Accounting is the language of practical business life…but you have to know enough about it to understand its limitations – because although accounting is the starting place, it’s only a crude approximation. And it’s not very hard to understand its limitations. – Warren Buffett
The most successful entrepreneurs preach that all businesses should be driven by purpose, not profit. To make the world a better place, to improve the lives of others.
Humans need a narrative to tell themselves. A story to inspire them to get out of bed every morning. A company should thus be mission led, guided with purpose, meaning and aspiration. Not about making stacks of money.
“our mission is to be the world’s most profitable company”
Not exactly inspiring, would you agree?
Whilst I agree with this rhetoric (I wouldn’t be human if I didn’t), following this advice literally can be dire. The reality is that, without profit, your business is a charity. To create an enterprise, an organisation that outlives its founders, you need capital. Relying on VCs and bank financing is not a long-term business strategy. The only way to be self-sufficient is to generate your own capital.
Capital, in the form of profit.
So it begs the question – what is profit?
What is ‘profit’
The mixed connotations of the word ‘profit’ equally translates to the finance world.
In finance-speak, Profit is referred to as many things:
- EBIT (earnings before interest and tax)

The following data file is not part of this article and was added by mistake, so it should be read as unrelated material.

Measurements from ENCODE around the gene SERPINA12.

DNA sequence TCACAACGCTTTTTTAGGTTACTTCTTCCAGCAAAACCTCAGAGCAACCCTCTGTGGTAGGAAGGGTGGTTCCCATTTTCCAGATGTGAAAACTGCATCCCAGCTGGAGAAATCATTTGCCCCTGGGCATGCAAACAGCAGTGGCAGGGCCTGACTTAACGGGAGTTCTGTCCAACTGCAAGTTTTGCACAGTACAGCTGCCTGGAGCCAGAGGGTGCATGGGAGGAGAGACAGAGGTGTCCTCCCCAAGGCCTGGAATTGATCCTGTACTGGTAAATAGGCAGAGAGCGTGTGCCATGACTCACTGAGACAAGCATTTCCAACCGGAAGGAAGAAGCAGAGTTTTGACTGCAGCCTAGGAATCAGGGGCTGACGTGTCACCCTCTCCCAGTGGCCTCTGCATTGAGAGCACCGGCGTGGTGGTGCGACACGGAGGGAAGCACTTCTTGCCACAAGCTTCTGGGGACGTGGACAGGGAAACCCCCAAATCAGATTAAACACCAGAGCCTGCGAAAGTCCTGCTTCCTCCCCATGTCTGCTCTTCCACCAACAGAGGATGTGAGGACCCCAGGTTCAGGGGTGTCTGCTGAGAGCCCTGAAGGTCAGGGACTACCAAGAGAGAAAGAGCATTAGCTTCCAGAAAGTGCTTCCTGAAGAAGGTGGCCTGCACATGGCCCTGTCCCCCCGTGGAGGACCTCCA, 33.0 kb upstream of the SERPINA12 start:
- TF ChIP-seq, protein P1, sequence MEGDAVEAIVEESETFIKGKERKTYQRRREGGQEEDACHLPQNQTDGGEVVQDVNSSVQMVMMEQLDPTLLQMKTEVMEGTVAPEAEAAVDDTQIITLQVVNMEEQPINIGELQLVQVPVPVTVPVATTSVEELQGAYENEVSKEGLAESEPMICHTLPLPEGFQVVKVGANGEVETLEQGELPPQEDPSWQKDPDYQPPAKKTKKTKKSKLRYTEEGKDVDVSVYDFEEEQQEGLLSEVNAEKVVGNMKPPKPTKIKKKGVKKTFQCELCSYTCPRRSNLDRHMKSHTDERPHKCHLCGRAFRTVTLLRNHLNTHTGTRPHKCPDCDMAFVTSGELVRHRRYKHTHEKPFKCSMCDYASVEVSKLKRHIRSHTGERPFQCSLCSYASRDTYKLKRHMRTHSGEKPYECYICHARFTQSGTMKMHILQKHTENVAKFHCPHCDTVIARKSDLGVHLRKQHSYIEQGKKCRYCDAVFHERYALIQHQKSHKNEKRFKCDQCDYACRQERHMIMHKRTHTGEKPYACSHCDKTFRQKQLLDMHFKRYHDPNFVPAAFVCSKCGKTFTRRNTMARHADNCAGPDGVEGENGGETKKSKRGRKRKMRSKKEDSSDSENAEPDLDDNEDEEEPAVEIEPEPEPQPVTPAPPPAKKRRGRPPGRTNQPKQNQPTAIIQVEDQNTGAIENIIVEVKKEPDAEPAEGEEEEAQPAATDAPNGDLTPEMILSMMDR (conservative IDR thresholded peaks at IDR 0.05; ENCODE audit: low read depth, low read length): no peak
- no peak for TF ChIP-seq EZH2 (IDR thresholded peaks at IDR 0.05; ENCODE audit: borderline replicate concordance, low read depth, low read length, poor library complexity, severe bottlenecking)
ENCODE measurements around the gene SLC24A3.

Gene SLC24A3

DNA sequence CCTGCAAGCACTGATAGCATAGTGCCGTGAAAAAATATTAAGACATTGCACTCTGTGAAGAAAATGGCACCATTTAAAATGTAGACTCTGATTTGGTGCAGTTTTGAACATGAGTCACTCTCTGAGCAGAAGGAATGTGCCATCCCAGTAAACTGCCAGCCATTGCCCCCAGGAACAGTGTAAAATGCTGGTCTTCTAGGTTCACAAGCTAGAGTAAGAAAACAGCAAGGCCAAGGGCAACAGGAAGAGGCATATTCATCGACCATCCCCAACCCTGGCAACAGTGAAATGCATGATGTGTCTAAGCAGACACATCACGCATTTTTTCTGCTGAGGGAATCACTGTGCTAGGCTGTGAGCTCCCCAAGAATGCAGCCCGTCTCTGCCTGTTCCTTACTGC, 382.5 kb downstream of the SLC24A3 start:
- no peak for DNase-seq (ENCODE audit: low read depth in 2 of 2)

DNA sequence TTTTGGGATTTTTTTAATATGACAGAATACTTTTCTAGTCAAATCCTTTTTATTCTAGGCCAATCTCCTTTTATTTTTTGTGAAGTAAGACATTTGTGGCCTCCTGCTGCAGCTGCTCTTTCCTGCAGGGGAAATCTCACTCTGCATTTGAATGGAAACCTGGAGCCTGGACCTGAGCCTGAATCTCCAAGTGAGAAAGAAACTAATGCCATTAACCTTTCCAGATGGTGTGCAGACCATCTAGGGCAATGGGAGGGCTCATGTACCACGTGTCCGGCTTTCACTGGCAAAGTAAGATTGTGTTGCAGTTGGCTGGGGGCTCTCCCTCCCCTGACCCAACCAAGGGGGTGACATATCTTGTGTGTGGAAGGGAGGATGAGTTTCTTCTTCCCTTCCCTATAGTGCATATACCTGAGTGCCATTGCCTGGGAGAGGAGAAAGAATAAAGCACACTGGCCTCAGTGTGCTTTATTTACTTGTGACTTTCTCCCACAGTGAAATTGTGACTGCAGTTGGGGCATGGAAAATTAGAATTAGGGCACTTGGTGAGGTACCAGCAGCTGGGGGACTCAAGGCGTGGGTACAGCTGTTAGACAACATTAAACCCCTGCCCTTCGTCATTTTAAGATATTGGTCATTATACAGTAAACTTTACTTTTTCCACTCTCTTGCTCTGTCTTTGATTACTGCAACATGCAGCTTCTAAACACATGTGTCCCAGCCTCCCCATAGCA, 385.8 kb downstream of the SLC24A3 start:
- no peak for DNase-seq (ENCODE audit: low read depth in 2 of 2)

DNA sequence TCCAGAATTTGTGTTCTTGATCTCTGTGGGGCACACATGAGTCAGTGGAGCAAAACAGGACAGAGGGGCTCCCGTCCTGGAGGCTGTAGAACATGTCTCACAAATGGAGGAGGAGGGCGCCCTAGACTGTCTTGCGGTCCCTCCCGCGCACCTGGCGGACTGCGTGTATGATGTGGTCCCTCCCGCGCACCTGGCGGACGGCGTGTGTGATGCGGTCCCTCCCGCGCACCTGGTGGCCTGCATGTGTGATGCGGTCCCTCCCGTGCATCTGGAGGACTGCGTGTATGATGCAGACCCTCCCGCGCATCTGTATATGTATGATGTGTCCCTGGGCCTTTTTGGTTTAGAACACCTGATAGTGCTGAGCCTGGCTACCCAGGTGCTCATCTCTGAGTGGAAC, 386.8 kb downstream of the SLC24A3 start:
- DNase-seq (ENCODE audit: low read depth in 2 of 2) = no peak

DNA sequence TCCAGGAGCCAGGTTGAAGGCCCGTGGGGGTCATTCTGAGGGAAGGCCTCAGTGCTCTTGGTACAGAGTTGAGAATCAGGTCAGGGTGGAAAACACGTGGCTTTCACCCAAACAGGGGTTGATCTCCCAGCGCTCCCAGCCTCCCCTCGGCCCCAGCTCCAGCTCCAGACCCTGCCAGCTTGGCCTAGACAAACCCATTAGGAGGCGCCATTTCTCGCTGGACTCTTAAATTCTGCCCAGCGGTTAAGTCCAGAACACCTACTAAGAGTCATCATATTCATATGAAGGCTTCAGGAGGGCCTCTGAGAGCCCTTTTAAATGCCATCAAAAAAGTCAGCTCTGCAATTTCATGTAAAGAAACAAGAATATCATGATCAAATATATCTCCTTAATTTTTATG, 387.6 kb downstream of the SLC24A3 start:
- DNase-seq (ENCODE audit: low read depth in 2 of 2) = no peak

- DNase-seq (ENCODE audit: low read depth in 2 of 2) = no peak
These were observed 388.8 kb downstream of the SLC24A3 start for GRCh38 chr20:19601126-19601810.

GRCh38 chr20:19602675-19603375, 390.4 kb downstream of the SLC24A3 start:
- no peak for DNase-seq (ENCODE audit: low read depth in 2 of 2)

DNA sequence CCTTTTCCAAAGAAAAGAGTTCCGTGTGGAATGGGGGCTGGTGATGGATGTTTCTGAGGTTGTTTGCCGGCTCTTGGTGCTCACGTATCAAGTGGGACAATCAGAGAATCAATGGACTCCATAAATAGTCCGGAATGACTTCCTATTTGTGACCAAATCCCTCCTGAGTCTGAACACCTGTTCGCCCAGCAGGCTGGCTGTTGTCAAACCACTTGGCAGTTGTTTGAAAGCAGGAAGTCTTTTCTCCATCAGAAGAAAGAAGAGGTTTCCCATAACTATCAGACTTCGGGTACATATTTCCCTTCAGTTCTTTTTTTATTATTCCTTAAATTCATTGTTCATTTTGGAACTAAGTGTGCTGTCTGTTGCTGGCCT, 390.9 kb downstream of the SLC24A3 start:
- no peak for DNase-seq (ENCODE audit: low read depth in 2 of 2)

- EBITDA (earnings before interest, tax and depreciation)
- NPBT (Net Profit before tax)
- NPAT (Net Profit after tax)
- Net Profit
All these variants are calculated differently and mean different things. When trying to understand your financial position, using these terms interchangeably can be deadly.
Why ‘Profit’ is misleading
When meeting new business owners and entrepreneurs about their finances, the subject of discussion is almost always about the bottom line. Profit.
Where is it? How can I make more?
I cringe when people talk about Profit. Not because it’s a dirty word. But rather, because it’s simply the wrong metric to be looking at.
It is not the best metric to give you a complete and clear view of your financial performance.
Why? Because it is often manipulated.
Your expenses are not ‘real’
If you’re in the 98% of the businesses that turnover less than $10m of annual revenue, chances are your ‘accounting profit’ is misleading. Your savvy tax accountant has probably given you advice to deduct some personal expenses in your business, like the family car, some home office rent. She has probably recommended some ‘tax adjustments’ to your accounts so that your Director’s compensation is based on tax brackets, rather than market salaries.
When evaluating the financial health of a business, financial analysts will often make adjustments to the accounts to ‘normalise them’. The purpose of this is to remove the effects of unusual revenue and expenses, in order to understand a company’s true profit from its normal operations.
Most small business accounts are prepared for tax purposes, not commercial purposes. These normalisation adjustments can have a significant impact on ‘profit’.
Let’s take an example:
In the above example, the EBITDA reported in the profit and loss was $510,000. After normalising this profit for market value Director salaries and rent, the true EBITDA value is $250,000. This 10% difference to ‘profit’ made a $1M difference to the company valuation.
Are you constantly asking yourself why your profit never equates to the cash in your bank account?
Chances are your cash is tied up in ‘Working Capital’. Working Capital equates to balances like Accounts Payable, Accounts Receivable and Inventory.
The problem with profit is that it doesn’t consider the cashflow impacts of working capital – like the GST and PAYG you owe to the ATO, or the investment of stock you purchased in preparation for Christmas sales.